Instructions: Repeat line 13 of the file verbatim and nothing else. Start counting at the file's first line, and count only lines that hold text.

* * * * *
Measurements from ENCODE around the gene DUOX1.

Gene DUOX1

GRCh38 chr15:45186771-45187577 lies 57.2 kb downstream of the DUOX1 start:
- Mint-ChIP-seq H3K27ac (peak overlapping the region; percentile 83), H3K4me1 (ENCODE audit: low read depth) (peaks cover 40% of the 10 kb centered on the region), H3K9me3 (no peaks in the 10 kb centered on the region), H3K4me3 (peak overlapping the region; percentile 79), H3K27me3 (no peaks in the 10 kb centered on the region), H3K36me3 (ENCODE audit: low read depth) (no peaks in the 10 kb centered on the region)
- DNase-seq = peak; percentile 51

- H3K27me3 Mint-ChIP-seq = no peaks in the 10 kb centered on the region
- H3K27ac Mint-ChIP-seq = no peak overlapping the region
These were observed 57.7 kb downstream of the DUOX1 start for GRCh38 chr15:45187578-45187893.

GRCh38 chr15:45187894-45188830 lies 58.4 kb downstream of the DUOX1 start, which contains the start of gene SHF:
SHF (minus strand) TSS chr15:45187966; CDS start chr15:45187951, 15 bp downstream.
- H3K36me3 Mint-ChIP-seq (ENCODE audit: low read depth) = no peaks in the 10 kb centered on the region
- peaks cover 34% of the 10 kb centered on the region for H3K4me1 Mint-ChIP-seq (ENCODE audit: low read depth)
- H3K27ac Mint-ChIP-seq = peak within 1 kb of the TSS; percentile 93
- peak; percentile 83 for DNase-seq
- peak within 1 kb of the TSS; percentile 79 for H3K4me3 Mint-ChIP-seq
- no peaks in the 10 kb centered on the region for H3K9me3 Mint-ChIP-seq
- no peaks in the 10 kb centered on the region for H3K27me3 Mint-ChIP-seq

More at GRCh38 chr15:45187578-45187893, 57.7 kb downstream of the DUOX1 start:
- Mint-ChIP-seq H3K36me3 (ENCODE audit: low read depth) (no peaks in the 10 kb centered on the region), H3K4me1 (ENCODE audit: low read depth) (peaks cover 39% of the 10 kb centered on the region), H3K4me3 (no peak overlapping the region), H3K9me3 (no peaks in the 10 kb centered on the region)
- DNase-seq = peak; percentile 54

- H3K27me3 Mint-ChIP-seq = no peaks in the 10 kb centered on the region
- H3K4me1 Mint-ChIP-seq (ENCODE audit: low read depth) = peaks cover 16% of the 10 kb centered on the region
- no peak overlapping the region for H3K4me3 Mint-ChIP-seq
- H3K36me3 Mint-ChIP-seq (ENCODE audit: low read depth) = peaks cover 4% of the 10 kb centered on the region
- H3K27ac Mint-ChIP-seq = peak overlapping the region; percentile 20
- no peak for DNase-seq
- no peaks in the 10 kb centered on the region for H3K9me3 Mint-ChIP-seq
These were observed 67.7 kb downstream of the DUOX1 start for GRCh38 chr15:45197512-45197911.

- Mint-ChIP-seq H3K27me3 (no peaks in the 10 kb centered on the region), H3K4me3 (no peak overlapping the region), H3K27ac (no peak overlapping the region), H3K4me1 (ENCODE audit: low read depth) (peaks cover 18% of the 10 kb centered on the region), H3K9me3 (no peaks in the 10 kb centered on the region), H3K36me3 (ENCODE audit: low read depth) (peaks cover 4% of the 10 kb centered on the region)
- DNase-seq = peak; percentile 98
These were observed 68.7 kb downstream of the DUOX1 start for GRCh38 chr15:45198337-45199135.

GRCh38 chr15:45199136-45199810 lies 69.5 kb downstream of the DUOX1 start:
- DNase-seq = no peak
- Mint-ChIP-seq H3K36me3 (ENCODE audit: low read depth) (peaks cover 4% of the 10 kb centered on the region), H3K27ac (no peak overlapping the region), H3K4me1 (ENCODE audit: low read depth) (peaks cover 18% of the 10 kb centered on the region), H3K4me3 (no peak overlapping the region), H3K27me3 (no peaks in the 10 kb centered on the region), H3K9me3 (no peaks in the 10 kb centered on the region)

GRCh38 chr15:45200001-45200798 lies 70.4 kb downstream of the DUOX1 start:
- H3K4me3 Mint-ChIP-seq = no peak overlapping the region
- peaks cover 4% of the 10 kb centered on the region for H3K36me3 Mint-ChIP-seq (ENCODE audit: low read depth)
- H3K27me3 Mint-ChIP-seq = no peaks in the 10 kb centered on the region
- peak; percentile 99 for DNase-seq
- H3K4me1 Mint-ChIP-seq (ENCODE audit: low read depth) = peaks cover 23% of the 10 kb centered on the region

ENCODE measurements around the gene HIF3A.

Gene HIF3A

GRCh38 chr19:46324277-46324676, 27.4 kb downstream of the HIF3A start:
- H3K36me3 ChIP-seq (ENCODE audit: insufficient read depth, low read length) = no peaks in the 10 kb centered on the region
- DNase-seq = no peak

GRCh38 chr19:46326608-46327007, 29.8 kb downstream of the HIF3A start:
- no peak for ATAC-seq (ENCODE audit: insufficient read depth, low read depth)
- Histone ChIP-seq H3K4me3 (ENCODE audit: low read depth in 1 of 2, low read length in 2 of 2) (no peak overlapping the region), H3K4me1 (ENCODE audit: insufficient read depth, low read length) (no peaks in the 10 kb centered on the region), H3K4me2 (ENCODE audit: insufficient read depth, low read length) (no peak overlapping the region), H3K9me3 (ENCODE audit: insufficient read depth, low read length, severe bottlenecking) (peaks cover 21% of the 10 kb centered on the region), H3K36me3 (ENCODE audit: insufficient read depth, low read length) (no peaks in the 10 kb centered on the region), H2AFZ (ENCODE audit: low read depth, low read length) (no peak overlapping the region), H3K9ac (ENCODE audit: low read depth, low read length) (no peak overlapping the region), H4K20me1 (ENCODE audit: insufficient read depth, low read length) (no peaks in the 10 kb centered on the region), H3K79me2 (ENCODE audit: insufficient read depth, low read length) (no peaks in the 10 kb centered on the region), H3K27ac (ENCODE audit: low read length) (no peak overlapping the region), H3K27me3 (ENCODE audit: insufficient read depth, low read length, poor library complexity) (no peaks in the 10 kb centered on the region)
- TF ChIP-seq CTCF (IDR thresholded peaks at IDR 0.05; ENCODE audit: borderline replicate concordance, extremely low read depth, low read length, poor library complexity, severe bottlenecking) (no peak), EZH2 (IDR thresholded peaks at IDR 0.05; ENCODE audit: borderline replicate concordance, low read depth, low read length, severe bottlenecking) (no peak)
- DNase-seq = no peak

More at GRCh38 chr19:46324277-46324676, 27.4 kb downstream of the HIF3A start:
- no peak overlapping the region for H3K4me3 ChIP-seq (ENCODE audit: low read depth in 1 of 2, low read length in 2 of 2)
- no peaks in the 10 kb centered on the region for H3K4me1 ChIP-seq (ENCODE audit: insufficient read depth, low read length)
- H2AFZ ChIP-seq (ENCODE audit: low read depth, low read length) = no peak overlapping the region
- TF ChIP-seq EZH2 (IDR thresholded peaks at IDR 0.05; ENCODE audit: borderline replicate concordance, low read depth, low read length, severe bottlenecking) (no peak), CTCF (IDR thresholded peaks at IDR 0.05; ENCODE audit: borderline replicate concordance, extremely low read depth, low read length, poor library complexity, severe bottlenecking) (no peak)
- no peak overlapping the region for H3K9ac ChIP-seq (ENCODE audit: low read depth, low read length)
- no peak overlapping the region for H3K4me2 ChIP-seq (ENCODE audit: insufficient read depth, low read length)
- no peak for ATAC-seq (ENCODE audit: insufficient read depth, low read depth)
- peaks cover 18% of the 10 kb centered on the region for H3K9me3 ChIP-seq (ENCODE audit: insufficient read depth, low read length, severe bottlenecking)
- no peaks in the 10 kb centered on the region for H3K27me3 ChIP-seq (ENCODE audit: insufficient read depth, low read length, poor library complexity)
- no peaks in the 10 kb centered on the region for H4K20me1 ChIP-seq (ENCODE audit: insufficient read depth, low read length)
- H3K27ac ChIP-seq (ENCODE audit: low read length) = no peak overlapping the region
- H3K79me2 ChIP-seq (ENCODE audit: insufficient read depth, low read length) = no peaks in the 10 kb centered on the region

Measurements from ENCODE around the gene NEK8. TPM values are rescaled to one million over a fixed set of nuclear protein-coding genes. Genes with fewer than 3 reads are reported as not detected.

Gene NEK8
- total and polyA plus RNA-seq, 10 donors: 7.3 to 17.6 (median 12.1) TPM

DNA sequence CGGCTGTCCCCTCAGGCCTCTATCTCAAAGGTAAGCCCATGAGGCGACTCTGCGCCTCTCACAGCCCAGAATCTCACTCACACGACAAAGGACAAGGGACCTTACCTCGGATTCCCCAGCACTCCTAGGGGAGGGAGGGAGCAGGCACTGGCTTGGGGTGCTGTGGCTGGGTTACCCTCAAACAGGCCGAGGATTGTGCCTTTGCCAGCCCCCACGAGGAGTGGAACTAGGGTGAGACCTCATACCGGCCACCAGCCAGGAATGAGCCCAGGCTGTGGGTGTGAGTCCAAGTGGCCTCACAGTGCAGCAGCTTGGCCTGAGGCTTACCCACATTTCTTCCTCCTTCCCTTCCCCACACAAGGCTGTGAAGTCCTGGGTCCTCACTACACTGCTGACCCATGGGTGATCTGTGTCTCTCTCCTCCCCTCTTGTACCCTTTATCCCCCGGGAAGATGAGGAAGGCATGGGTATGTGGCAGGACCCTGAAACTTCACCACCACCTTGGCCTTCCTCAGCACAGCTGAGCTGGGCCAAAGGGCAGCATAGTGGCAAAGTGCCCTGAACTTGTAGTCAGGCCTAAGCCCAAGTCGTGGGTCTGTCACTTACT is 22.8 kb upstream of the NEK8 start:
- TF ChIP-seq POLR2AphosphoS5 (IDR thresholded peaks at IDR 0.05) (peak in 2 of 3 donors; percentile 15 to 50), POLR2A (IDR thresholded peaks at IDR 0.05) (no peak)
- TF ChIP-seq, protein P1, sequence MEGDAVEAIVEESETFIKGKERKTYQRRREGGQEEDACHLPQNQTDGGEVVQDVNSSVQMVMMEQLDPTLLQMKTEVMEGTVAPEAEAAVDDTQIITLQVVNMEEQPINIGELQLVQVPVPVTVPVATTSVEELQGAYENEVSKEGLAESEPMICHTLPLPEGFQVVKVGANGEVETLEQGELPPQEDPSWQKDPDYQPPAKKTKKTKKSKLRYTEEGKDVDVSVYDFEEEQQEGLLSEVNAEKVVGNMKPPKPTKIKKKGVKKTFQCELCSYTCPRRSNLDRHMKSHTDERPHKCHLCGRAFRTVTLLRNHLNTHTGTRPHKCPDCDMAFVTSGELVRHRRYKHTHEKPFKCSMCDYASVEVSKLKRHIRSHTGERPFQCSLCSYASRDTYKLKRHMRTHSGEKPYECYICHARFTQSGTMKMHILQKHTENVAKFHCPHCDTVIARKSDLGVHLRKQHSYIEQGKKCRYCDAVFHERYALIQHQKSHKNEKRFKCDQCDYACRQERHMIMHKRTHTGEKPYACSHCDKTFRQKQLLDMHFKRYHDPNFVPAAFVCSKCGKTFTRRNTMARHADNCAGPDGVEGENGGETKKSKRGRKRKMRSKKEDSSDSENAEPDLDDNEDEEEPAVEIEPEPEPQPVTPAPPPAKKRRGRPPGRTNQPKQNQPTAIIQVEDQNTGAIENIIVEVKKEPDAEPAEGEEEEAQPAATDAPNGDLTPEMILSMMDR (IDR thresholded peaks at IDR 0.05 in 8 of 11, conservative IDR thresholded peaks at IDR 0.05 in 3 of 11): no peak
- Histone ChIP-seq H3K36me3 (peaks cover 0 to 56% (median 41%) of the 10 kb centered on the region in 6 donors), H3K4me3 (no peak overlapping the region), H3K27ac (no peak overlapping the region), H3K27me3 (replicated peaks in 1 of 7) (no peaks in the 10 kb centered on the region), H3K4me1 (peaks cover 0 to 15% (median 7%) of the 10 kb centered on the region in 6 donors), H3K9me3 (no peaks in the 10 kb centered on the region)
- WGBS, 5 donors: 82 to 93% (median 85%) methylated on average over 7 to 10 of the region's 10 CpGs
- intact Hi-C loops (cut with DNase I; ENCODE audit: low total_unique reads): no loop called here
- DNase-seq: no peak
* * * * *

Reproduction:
- H3K27ac Mint-ChIP-seq = peak within 1 kb of the TSS; percentile 93